If udk proves to be really good for any type of game, arent you affraid , that you will lose on UE3 sales?
                    excuse my english

                    Comment


                      #11
                      Originally posted by Forsaken View Post
                      @Saymoo: I /sign you but for indie dev's it's not always the highend engine the best choice.
                      Let's take Unity3D, it's pretty lowcost but also has a pretty low-graphic engine.
                      yes true if speaking generally,
                      but since the topic was about UDK and sourcecode for it, i'm staying on that topic. So, for Unreal engine usage, the best bet for indies is the UDK.

                      But overall (as you stated also), all engines combined, it all depends on the needs for the project, the knowlegde, features build in, support and cost, that makes the choice of an engine adoption for the game project. (and unity is a good engine/framework in it's own right, just like UDK/UE3 is or even Torque3D, Gamebryo lightspeed, tech4, vision sdk, etc etc)

                      Comment


                        #12
                        Originally posted by ellement View Post
                        If udk proves to be really good for any type of game, arent you affraid , that you will lose on UE3 sales?
                        excuse my english
                        Epic shouldn't be afraid of loosing customers at all, some reasons are:
                        • Pro dev's want full control (meaning source access, and premium support), to integrate other third party parts into the engine (e.g. Miles, ai implant, punkbuster, gamespy, havok, scaleform gfx, etc etc etc to name a few), with UDK you can't do this.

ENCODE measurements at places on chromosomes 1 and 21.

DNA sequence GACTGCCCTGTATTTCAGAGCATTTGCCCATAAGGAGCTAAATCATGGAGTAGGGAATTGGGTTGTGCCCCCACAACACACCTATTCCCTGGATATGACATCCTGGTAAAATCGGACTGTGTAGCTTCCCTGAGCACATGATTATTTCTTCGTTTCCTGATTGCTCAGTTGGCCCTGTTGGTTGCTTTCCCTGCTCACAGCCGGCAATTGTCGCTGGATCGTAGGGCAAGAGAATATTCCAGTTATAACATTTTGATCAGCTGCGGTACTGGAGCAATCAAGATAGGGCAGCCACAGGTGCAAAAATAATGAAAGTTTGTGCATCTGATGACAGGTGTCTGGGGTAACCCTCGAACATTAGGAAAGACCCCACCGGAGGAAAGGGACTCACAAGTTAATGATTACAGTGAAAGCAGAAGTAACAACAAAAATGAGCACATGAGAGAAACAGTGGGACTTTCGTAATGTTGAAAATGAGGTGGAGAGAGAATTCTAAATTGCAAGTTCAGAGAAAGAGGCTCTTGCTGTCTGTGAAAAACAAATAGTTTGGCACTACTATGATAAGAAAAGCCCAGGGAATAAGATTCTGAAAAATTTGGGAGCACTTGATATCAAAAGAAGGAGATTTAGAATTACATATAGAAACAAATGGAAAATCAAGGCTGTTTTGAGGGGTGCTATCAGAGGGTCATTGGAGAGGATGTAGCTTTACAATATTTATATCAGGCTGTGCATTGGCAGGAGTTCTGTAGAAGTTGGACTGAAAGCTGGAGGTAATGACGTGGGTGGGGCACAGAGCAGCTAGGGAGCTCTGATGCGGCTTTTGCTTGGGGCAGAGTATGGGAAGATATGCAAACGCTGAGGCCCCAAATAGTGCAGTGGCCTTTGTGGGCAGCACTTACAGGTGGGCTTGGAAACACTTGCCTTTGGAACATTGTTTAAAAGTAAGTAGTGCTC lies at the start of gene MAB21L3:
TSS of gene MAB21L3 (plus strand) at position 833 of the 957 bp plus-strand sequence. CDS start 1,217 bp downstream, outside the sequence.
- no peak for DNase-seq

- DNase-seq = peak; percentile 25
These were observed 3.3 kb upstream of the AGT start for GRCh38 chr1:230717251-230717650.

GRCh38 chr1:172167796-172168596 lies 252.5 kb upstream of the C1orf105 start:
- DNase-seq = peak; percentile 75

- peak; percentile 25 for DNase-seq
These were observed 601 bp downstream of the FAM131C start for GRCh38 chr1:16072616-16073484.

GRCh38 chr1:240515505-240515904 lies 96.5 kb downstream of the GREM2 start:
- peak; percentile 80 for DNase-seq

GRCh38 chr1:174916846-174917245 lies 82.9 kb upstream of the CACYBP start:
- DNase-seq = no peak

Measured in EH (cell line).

• UDK is not suited for Pro dev's, since e.g. the license terms are more restrictive compared to UE3, etc.
                        • Many major publishers (retail) require the use of an UE3 license, for integrated patching techniques/ or wholesale ownership of a title (including full sourcecode).
                        • Multiplatform support is absent in UDK, and is only available in the UE3 license.


                        There are more reasons ofcourse... some small some major.

                        Comment


                          #13
                          Thanks for all of the useful replies everyone. I was considering the distribution options that indie devs have, and this knowledge will be very useful.

                          I must say, these forums are significantly more kind and forgiving than forums for other engines such as source...

                          Comment


                            #14
                            Originally posted by saymoo View Post
                            Epic shouldn't be afraid of loosing customers at all, some reasons are:
                            • Pro dev's want full control (meaning source access, and premium support), to integrate other third party parts into the engine (e.g. Miles, ai implant, punkbuster, gamespy, havok, scaleform gfx, etc etc etc to name a few), with UDK you can't do this.
                            • UDK is not suited for Pro dev's, since e.g. the license terms are more restrictive compared to UE3, etc.
                            • Many major publishers (retail) require the use of an UE3 license, for integrated patching techniques/ or wholesale ownership of a title (including full sourcecode).





                            • Multiplatform support is absent in UDK, and is only available in the UE3 license.


                            There are more reasons ofcourse... some small some major.
                            I am getting confused right now. If i have a team of 20 people working on a game using udk for a year, and than we want to sell it, well we cant do this. I want some anticheat system be included as a punkbuster , and as you said many publishers wants us to have full UE3 license for integrated patching techniques. Well i see , it just wasting our time with Udk. What if i make a superb demo level of my superb game , and well i am not able to do anything.